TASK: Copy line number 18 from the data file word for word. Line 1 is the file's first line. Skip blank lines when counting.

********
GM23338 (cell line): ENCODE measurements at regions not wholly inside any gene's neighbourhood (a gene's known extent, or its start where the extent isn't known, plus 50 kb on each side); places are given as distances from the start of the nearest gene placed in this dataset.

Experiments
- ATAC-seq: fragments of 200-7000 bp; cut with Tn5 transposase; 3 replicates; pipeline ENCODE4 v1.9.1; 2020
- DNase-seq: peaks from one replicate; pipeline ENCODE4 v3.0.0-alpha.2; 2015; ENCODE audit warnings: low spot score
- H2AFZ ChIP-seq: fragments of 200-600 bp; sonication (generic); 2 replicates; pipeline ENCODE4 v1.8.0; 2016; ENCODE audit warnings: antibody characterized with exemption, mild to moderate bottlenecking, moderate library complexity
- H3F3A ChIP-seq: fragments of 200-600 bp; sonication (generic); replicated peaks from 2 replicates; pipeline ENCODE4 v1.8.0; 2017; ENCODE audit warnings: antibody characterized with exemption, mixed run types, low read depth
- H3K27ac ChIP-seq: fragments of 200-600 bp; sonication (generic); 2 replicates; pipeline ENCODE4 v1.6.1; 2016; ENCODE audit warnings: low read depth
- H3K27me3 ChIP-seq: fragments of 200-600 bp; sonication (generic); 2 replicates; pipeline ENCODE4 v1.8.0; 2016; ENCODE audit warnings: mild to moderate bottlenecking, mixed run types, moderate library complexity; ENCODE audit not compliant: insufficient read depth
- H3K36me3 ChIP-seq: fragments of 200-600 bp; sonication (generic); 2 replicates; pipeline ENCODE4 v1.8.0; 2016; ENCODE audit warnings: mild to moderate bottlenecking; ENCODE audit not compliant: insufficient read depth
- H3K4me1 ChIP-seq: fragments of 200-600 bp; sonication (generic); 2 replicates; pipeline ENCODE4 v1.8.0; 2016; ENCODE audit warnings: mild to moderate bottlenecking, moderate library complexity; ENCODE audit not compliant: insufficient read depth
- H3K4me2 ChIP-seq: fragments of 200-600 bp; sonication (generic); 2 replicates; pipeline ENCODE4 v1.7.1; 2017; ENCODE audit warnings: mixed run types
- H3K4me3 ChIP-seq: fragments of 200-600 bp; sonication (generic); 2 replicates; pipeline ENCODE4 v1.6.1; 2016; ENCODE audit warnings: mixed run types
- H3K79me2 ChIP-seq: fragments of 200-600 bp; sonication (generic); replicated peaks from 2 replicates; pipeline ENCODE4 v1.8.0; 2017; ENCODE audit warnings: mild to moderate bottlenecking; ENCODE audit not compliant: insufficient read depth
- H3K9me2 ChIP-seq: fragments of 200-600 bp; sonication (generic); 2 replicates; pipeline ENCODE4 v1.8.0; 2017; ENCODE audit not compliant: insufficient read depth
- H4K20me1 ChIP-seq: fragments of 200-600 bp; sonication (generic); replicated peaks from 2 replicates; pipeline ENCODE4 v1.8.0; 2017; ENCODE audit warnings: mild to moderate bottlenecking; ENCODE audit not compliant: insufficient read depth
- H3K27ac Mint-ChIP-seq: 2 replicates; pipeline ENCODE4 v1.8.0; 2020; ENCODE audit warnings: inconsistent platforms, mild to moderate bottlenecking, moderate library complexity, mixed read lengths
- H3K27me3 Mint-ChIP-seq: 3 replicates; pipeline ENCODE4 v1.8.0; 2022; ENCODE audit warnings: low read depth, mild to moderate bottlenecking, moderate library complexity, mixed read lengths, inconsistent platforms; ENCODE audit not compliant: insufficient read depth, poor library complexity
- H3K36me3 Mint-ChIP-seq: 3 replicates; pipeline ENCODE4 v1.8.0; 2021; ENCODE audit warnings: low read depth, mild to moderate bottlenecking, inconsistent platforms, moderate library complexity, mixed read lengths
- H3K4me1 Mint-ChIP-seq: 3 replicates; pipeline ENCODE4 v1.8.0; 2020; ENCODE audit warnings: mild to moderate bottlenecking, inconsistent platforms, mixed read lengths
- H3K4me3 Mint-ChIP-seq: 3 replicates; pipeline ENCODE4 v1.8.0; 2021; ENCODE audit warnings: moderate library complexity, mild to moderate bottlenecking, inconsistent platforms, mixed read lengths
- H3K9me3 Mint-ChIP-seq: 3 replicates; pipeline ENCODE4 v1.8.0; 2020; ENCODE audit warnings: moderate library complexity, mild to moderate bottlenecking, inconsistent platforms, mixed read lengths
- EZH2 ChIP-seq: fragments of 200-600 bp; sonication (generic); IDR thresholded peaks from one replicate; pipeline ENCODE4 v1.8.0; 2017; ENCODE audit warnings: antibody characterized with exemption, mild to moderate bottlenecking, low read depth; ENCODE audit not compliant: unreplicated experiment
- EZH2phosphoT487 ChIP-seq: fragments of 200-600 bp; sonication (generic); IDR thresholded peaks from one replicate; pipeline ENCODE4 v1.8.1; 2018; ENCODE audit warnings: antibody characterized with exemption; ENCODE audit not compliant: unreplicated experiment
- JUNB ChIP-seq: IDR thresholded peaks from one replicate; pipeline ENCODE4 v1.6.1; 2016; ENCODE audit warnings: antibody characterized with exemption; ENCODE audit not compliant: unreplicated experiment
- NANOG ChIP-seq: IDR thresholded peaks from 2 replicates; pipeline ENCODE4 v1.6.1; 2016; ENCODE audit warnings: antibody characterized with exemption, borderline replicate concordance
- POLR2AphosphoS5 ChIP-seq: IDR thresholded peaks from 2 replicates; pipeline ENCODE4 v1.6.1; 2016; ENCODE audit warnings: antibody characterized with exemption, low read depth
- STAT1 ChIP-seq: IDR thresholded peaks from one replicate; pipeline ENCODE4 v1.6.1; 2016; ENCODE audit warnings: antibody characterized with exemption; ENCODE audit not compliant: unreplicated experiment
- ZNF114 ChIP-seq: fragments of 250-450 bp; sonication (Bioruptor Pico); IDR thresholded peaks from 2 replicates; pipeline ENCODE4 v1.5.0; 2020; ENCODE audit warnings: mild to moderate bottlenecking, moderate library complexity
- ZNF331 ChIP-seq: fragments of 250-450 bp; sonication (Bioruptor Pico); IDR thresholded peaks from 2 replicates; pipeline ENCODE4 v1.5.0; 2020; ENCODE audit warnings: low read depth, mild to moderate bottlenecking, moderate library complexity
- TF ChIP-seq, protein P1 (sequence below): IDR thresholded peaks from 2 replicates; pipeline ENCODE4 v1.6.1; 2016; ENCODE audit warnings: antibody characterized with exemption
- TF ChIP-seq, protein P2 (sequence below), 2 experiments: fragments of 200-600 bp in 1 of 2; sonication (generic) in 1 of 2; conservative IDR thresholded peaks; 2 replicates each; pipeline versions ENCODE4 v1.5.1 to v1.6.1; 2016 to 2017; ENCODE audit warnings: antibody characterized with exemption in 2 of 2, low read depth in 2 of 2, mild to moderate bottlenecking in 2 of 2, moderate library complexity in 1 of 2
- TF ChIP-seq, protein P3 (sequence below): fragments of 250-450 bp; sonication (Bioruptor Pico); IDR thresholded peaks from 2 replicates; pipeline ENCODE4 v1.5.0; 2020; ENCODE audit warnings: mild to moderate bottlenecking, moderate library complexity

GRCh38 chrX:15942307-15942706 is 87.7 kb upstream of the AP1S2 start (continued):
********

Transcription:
- H3K36me3 Mint-ChIP-seq: 3 replicates; pipeline ENCODE4 v1.8.0; 2021; ENCODE audit warnings: low read depth, mild to moderate bottlenecking, inconsistent platforms, moderate library complexity, mixed read lengths